Investigate the function, use and history of standing orders—the rules used to manage the work of the Senate and the House of Representatives—with this fact sheet.
Content and use of standing orders
Section 50 of the Constitution gives the Senate and House the power to make and change their own standing orders. The rules of both are similar but not the same. Each has over 200 standing orders, which include details about:
- the election of the Speaker of the House of Representatives and the President of the Senate—the Presiding Officers
- the conduct of parliamentary business
- procedures for debates
- the definition of disorderly behaviour and how it will be dealt with
- methods of voting.
If a member of parliament disagrees with something that has happened in the Senate or House, they can call a 'point of order'. This means drawing a specific standing order to the attention of the Presiding Officer (or deputy), who chairs the meeting. The Presiding Officer then has to interpret the point of order, to decide if it is valid. The Clerk sometimes assists with this because they have a detailed knowledge of the standing orders.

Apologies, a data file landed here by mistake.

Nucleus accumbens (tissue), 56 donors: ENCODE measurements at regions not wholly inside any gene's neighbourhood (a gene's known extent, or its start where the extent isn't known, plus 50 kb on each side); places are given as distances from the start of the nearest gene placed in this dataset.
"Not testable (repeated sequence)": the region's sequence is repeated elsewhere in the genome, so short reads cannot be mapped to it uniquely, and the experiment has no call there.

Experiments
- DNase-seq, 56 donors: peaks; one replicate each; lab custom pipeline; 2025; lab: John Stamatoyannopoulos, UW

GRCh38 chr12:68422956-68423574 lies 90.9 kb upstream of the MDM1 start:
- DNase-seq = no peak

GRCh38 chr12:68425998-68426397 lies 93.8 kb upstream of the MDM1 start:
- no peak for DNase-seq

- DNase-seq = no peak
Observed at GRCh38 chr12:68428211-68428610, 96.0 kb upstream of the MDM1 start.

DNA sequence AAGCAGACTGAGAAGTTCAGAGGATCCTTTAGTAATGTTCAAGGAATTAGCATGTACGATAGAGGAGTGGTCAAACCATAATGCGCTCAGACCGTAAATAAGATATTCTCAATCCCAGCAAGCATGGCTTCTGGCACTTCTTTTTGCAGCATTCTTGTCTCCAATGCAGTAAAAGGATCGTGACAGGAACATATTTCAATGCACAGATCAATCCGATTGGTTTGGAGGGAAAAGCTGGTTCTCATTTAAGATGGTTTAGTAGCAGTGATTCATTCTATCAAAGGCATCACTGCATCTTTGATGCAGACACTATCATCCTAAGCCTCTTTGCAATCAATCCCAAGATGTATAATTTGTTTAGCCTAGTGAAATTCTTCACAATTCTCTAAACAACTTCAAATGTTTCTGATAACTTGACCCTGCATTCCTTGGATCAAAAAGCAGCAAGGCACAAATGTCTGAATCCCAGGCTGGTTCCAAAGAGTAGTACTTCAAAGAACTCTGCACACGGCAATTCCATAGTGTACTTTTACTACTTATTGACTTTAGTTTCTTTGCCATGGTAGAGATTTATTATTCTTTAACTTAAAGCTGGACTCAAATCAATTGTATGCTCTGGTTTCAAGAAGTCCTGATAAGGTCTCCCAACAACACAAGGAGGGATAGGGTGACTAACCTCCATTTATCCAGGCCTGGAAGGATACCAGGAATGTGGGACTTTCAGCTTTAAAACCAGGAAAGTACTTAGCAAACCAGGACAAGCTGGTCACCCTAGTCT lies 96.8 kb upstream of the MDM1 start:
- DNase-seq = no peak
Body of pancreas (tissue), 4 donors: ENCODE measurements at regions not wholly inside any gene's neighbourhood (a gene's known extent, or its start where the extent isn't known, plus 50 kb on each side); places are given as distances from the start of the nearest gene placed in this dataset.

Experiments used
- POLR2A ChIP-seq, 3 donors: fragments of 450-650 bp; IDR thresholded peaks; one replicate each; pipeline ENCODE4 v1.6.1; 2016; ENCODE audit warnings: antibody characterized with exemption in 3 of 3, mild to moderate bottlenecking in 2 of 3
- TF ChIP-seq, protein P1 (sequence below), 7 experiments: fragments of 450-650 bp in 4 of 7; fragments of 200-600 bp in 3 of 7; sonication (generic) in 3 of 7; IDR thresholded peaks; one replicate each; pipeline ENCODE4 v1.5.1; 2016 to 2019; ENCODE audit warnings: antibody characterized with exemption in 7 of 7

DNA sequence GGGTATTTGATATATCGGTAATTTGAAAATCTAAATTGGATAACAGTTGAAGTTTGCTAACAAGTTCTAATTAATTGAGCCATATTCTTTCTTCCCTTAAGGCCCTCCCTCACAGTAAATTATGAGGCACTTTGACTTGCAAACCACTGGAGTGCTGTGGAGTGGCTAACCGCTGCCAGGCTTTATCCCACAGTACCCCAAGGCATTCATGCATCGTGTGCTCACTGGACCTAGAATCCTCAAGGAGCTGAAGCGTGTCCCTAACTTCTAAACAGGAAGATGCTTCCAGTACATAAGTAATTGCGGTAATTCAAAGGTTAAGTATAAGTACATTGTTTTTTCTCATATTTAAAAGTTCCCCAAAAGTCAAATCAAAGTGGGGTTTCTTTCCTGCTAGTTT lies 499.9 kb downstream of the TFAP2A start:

Members of parliament can change a standing order at any time or suspend standing orders for a period of time by taking a vote in the Senate or House.
The House of Representatives or the Senate may choose to adopt sessional orders—temporary rules. This allows members of parliament to experiment with new practices before deciding whether to make a permanent change to the rules.
When the Australian Parliament was established in 1901, temporary standing orders were adopted, largely based on rules which had governed colonial parliaments. Over the years, both the Senate and the House of Representatives have adopted permanent standing orders and have made regular changes to these.
Standing orders of the Senate and the House of Representatives.
This image shows the front covers of the Standing Orders of the Senate and the Standing Orders of the House of Representatives.